Keywords: International taxation, , Multinational corporations, Territorial taxation, Corporate taxation
    JEL: H20 H25 H87
    Date: 2013–04–04
  4. By: Gemmell, Norman; Hasseldine, John
    Abstract: The work of Feldstein (1995, 1999) has stimulated substantial conceptual and empirical advances in economists’ approaches to analysing taxpayers’ behavioural responses to changes in tax rates. Meanwhile, a largely independent literature proposing and applying alternative measures of tax compliance has also developed in recent years, which has sought to provide tax agencies with tools to identify the extent of tax non-compliance as a first step to designing policies to improve compliance. In this context, measures of ‘tax gaps’ – the difference between actual tax collected and the potential tax collection under full compliance with the tax code – have become the primary measures of tax non-compliance via (legal) avoidance and/or (illegal) evasion. In this paper we argue that the tax gap as conventionally defined is conceptually flawed because it fails to capture behavioural responses by taxpayers. We show that, in the presence of such behavioural responses, tax gap measures both for indirect taxes (such as the ‘VAT-gap’) and direct (income) taxes exaggerate the degree of noncompliance. Further, where these conventional tax gap measures motivate reforms designed to increase the tax compliance rate, they will likely have a tax base reducing effect and hence generate a smaller increase in realised tax revenues than would be anticipated from the tax gap estimate.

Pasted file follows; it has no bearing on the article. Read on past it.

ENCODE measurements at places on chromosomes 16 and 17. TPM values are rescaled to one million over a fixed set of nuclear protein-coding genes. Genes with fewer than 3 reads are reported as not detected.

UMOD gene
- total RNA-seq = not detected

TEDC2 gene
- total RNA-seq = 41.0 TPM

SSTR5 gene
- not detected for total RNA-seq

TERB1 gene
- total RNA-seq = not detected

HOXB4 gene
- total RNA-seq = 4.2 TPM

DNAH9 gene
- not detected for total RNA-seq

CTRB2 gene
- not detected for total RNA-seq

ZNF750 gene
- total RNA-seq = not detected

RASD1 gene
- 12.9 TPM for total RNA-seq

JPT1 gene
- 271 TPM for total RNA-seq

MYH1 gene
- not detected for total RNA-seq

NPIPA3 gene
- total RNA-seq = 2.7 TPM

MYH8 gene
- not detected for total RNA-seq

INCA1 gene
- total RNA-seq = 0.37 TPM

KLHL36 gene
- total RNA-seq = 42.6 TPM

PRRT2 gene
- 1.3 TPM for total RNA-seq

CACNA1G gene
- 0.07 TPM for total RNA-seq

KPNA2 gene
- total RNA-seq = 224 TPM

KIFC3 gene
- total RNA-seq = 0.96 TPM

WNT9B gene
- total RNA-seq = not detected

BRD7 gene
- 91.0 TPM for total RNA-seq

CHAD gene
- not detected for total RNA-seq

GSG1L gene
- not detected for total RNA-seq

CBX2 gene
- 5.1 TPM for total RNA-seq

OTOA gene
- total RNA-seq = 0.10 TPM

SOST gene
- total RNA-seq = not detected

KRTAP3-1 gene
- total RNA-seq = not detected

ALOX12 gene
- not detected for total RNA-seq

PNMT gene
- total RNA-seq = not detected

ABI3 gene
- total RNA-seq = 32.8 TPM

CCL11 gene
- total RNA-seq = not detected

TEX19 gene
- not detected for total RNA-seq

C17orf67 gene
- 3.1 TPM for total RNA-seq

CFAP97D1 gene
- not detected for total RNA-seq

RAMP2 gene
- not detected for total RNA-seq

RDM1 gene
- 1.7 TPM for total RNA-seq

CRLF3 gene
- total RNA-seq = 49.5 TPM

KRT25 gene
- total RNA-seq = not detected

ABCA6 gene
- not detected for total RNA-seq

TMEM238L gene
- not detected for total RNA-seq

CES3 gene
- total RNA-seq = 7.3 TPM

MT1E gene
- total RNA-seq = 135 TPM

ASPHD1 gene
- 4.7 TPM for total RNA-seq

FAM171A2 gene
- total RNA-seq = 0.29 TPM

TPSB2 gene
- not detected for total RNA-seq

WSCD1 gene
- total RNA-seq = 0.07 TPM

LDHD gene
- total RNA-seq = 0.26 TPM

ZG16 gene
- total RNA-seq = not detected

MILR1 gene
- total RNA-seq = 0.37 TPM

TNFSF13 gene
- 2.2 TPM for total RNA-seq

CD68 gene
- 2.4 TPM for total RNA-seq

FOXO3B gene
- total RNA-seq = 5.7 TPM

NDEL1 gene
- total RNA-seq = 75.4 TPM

Keywords: Behavioural responses, Taxpayers, Tax rate changes, Tax policy, Compliance,
    Date: 2013